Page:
He stayed in the bookstore for hours. The kids would be napping by the time he got home. The telling would be easy. She would run to the door and ask him what he was doing home so early and he would answer her: I was fired. It would be easy. After those three words, though, things would get much harder. He would say don’t worry and everything will be fine but the words would be meaningless in the face of Maggie’s imagined trials. We’re not in trouble, he’d tell her, which was true only according to certain definitions of trouble.
At home Maggie washed the dishes, wiping the plates practically clean before placing them in the dishwasher, soaking the sippy cup lids in hot, soapy water. The floorboards in the kitchen creaked beneath her feet in all the places she knew they would. Otherwise the house was quiet. After dishes there was laundry and the soup she wanted to get on the stove; there was the film forming a ring around the kids’ tub that she’d been eyeing all week.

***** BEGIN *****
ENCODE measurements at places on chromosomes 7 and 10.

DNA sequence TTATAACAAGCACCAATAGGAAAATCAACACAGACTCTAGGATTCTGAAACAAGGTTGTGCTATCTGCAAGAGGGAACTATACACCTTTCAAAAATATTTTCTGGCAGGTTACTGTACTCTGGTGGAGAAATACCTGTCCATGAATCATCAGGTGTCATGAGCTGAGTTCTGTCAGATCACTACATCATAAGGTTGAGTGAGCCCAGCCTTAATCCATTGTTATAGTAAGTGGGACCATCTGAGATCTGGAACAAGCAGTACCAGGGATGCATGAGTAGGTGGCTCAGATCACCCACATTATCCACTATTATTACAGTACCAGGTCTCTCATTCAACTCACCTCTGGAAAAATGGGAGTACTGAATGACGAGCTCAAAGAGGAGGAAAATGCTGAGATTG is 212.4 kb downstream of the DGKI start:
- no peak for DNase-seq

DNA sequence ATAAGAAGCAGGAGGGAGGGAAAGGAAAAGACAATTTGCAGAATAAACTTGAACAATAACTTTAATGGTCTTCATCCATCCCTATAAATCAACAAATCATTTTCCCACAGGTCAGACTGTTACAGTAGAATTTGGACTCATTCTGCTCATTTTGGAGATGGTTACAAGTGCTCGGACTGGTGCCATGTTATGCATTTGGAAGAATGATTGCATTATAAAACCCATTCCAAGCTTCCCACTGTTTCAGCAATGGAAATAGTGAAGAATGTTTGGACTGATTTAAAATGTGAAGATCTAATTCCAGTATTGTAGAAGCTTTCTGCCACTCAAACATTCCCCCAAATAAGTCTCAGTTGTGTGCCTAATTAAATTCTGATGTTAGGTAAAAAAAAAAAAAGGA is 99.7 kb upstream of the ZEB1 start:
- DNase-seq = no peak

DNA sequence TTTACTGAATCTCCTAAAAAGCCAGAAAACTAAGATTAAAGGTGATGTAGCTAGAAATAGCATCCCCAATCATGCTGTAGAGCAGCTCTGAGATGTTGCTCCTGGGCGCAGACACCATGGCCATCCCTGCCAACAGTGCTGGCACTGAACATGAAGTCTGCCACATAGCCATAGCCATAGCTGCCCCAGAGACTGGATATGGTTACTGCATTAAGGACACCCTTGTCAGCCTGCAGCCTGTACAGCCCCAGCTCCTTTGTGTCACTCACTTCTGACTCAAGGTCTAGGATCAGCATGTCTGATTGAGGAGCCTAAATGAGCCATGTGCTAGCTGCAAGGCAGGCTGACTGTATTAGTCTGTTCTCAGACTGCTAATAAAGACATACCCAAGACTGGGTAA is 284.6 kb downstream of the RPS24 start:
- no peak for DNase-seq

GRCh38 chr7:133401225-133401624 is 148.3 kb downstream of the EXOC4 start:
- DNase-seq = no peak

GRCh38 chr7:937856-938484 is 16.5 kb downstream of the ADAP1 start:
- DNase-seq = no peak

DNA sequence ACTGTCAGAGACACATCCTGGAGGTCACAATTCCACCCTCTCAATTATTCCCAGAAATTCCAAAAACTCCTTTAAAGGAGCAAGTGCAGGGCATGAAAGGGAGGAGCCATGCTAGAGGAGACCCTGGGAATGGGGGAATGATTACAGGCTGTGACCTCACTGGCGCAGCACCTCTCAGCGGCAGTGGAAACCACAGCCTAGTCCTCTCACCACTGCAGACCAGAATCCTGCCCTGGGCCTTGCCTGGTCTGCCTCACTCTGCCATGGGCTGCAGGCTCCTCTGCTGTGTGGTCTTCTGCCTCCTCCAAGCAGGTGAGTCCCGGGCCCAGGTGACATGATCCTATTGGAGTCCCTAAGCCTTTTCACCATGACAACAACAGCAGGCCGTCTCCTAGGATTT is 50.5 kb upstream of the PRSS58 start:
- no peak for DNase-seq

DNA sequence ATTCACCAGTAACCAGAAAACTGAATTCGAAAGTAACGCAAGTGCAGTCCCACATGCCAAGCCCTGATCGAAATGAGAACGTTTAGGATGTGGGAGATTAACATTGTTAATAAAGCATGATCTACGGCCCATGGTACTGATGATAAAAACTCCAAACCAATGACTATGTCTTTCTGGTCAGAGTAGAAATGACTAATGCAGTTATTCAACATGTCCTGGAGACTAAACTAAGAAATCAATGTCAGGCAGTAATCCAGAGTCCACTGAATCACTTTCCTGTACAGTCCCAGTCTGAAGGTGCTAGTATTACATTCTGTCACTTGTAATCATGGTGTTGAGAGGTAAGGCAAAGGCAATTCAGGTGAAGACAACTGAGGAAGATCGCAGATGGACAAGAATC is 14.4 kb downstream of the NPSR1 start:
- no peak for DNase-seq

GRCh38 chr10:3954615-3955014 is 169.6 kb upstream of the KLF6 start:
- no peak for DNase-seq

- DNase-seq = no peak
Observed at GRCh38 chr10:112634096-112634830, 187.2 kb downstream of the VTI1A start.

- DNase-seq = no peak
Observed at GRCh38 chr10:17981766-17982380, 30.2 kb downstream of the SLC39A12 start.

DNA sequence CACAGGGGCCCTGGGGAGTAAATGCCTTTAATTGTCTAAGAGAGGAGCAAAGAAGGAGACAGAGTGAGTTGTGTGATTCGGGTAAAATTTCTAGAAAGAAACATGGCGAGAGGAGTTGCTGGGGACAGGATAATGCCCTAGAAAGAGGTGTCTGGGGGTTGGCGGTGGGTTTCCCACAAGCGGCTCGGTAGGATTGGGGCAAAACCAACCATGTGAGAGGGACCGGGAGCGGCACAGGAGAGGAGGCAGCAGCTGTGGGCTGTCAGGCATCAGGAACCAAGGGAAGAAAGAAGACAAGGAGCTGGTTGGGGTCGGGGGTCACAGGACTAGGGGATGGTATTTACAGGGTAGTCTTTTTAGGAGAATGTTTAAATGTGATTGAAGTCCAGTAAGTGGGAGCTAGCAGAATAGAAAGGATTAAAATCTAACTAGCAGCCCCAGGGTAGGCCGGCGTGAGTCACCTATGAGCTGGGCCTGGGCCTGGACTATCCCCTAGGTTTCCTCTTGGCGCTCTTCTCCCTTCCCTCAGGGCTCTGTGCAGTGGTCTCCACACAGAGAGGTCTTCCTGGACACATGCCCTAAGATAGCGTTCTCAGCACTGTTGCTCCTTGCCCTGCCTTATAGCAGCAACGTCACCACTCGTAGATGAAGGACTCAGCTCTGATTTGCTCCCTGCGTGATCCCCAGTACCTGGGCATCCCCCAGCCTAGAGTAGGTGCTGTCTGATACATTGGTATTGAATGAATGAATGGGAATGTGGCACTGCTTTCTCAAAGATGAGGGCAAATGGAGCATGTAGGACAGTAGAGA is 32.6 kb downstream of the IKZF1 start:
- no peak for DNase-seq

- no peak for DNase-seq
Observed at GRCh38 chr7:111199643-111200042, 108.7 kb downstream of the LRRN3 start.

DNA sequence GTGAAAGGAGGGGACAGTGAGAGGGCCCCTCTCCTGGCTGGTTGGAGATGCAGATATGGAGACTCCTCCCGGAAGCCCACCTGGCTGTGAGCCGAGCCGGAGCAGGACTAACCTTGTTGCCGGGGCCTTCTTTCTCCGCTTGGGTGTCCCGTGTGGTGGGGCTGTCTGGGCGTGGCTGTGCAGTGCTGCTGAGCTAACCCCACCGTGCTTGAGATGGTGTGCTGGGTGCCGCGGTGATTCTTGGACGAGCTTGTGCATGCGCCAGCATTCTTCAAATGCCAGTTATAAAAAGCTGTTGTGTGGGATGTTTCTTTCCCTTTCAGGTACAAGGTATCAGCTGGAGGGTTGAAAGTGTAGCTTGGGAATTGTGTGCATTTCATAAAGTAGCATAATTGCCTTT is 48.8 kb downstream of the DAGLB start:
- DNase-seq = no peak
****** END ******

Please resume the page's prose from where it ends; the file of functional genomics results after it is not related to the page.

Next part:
She was in the living room when she heard the scrape of the wood door against the tile floor, the rattle of the glass. She looked upstairs toward the children’s room; the baby gates were open, but still she had a head start. The footsteps in the hallway sounded exactly as she knew they would.
About the author:
Melissa Duclos has an MFA in creative writing from Columbia University, and now works as a freelance writer and editor, and writing instructor. She is a regular contributor to the online magazine BookTrib, and the founder of The Clovers Project, which provides mentoring for writers at various stages of their careers. Her work has appeared in Electric Literature, Fiction Advocate, Cleaver Magazine, Pound of Flash, and Scéal literary journal, and is forthcoming on Mommyish.com.